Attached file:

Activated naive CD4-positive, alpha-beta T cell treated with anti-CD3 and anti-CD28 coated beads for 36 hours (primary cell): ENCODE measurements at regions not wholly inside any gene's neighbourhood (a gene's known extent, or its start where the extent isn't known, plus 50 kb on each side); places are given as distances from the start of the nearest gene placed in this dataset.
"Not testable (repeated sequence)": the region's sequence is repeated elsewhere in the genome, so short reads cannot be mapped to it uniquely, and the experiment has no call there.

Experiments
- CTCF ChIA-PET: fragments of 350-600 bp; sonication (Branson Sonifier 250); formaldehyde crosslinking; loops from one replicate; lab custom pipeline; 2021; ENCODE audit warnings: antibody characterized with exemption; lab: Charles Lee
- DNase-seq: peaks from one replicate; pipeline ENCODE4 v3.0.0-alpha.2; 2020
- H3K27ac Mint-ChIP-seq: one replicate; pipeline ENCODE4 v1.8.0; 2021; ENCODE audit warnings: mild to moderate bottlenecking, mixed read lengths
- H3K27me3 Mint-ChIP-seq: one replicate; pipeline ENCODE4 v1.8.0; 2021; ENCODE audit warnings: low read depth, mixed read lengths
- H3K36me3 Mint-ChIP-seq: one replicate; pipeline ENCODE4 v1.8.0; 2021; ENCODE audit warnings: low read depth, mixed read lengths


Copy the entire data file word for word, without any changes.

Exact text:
Activated naive CD4-positive, alpha-beta T cell treated with anti-CD3 and anti-CD28 coated beads for 36 hours (primary cell): ENCODE measurements at regions not wholly inside any gene's neighbourhood (a gene's known extent, or its start where the extent isn't known, plus 50 kb on each side); places are given as distances from the start of the nearest gene placed in this dataset.
"Not testable (repeated sequence)": the region's sequence is repeated elsewhere in the genome, so short reads cannot be mapped to it uniquely, and the experiment has no call there.

Experiments
- CTCF ChIA-PET: fragments of 350-600 bp; sonication (Branson Sonifier 250); formaldehyde crosslinking; loops from one replicate; lab custom pipeline; 2021; ENCODE audit warnings: antibody characterized with exemption; lab: Charles Lee
- DNase-seq: peaks from one replicate; pipeline ENCODE4 v3.0.0-alpha.2; 2020
- H3K27ac Mint-ChIP-seq: one replicate; pipeline ENCODE4 v1.8.0; 2021; ENCODE audit warnings: mild to moderate bottlenecking, mixed read lengths
- H3K27me3 Mint-ChIP-seq: one replicate; pipeline ENCODE4 v1.8.0; 2021; ENCODE audit warnings: low read depth, mixed read lengths
- H3K36me3 Mint-ChIP-seq: one replicate; pipeline ENCODE4 v1.8.0; 2021; ENCODE audit warnings: low read depth, mixed read lengths